Civil rights activist DeRay Mckesson newest book “On The Other Side Of Freedom: The Case for Hope” shares his story of triumph, tragedy, and tribulations. Mckesson’s current book tour made a stop in downtown Los Angeles at The Ace Hotel on Oct. 1. The evening was hosted by the Los Angeles Times and moderated by L.A. Times reporter Tre’vell Anderson.
The memoir shares an in-depth analysis of Mckesson’s transition from schoolteacher to a national political activist.
In 2014, Michael Brown was gunned down by police officer Darren Wilson in Ferguson, Missouri. This prompted Mckesson’s journey to protest the treatment of Black bodies across the nation.
“I didn’t really have anything with me. I didn’t know anyone in Missouri,” Mckesson said to a packed house.
“I went on Facebook and asked people for help. That first night I had tear gas thrown at me.”
Tear gas didn’t stop Mckesson. He continued his venture to activism by organizing protests, initiating public dialogues, and creating communities throughout the country.
“If I would’ve wrote the book three years ago, I would’ve written about the pain of protesting, but I wasn’t at the point at where I could talk about what the lessons were at that moment. I finally got to a point where I was able to share all the lessons I’ve learned. That’s the main reason I wrote the book,” said Mckesson.
Wearing his signature blue vest, Mckesson spoke about the risk his organizers endured.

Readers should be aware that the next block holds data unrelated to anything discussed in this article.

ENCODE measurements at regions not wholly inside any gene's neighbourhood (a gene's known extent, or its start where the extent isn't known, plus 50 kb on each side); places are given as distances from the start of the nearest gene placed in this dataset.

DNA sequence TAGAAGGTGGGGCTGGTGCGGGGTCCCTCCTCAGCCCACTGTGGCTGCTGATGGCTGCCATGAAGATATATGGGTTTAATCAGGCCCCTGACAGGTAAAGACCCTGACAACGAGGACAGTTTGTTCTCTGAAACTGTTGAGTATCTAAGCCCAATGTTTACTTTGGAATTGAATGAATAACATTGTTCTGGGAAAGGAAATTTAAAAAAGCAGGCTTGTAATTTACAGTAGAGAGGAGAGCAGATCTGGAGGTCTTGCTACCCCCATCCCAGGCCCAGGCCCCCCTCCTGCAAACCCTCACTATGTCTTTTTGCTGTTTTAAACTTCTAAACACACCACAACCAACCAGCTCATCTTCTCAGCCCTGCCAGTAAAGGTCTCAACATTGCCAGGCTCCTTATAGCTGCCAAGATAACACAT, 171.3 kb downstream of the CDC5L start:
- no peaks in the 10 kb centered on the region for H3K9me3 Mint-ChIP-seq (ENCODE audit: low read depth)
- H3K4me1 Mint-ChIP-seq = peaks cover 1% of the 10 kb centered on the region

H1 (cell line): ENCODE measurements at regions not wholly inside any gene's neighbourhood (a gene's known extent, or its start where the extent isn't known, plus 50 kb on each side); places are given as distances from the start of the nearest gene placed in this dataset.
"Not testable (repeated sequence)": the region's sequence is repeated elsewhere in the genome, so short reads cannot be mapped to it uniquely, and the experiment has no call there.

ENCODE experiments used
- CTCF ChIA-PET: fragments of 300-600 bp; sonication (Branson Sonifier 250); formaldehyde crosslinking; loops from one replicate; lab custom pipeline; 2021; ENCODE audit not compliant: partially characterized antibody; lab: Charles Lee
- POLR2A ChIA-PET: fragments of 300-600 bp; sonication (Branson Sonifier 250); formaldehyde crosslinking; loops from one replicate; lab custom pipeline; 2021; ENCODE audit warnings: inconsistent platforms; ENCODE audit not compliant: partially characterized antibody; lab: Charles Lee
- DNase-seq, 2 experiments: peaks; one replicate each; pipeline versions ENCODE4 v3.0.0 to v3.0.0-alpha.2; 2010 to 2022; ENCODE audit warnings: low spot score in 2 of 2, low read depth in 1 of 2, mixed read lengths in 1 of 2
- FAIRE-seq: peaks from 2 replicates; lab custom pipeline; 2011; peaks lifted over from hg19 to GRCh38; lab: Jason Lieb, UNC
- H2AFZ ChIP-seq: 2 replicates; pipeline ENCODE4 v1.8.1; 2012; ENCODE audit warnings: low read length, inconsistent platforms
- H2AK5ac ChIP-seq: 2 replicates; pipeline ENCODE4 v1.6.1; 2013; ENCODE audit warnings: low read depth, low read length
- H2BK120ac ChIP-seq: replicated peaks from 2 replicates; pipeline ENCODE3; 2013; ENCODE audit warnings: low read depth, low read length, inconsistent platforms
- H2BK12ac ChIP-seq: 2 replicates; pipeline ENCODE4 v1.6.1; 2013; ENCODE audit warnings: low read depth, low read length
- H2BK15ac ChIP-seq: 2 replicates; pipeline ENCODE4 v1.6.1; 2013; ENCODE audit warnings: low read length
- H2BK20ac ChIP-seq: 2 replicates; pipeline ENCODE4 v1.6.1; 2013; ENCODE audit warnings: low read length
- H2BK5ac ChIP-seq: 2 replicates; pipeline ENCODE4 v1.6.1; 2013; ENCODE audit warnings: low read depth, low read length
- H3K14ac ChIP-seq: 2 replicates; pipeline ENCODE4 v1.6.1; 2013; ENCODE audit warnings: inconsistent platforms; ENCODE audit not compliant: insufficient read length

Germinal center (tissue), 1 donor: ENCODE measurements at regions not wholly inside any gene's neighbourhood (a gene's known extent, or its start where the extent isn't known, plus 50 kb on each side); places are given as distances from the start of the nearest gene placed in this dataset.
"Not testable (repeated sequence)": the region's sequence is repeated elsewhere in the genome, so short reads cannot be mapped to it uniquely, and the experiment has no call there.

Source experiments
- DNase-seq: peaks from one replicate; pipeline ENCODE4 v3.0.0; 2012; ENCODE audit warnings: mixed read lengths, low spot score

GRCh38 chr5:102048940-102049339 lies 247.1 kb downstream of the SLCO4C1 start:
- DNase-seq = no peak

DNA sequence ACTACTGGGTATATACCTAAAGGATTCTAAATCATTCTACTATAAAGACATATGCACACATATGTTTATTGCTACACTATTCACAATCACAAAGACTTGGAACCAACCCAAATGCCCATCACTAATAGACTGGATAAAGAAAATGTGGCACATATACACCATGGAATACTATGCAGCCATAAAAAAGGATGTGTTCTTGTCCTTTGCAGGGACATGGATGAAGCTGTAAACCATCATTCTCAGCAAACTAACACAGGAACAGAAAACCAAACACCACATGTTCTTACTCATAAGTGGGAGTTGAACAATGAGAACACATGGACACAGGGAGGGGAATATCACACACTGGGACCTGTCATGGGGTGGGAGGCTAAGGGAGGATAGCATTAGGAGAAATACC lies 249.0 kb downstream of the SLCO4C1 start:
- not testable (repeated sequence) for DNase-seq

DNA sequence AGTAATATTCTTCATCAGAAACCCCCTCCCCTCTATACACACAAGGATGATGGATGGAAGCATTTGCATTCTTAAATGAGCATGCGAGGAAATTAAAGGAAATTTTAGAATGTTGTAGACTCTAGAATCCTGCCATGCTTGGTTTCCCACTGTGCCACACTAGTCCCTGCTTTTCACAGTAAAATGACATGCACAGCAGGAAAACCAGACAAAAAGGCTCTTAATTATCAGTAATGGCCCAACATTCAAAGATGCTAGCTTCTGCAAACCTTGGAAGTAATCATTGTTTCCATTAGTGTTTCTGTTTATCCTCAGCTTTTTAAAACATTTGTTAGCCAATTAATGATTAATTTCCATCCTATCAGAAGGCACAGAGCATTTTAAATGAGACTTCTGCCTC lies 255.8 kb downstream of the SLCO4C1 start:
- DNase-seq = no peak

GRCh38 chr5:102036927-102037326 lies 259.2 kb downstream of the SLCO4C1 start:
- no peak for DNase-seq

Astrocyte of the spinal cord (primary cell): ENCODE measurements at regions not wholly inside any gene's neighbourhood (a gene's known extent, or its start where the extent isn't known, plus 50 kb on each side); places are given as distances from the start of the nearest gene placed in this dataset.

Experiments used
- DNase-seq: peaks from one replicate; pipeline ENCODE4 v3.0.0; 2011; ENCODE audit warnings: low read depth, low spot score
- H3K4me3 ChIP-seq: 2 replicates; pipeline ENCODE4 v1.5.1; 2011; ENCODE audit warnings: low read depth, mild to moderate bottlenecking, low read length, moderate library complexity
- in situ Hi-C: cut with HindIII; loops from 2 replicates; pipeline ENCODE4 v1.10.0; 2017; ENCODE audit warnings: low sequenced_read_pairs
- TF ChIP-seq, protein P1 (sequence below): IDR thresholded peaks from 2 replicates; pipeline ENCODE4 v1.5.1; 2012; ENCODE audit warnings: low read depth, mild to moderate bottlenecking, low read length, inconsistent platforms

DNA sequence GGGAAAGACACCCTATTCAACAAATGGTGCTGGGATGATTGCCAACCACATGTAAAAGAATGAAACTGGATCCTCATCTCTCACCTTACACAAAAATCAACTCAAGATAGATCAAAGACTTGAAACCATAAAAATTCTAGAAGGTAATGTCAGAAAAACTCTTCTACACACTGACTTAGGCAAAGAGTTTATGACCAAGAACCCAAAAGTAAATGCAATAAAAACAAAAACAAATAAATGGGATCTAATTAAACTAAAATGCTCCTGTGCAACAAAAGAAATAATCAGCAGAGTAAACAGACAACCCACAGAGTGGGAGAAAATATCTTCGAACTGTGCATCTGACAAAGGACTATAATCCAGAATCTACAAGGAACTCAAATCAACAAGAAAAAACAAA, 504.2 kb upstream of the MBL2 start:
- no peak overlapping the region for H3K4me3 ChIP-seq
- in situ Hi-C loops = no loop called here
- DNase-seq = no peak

“People walked into the risk. We didn’t know everything in 2014, but we knew that Michael Brown should be alive. We moved confidently every day and walked in the same truth.”
Though the book dwells into his political activism, Mckesson shared personal stories. One of which involved his sexuality.
“This is also the first time I wrote about being gay,” said Mckesson.
He continued to share more personal journeys.
“My mother left me when I was three and didn’t come back until I was 30. That’s something I wanted to incorporate in the book.”
“On The Other Side Of Freedom: The Case for Hope” shares startling statistics between race dynamics and wealth. Mckesson shared some thought provoking data.
“White high school dropouts have more wealth than all Black graduates combined,” Mckesson told the audience.
Mckesson went on to share a story on what happened when he went to a party and shared those statistics.
“A White man walked up to me and said, the only reason that White people have more wealth is because there are more White people. I said, well the only reason there is more white people is because your history killed us and you enslaved the rest. At that moment he was looking at me highly confused.”
The podcast host also told the audience the difference between being an ally and an accomplice.
“An ally stands on the side waving and supporting,” said Mckesson.
“An accomplice loves you up close. Accomplice says, ‘let me know what can I do.’ They say, ‘let me stand beside you, let me help you in this work.'”
“On The Other Side Of Freedom: The Case for Hope” is available currently where books are sold.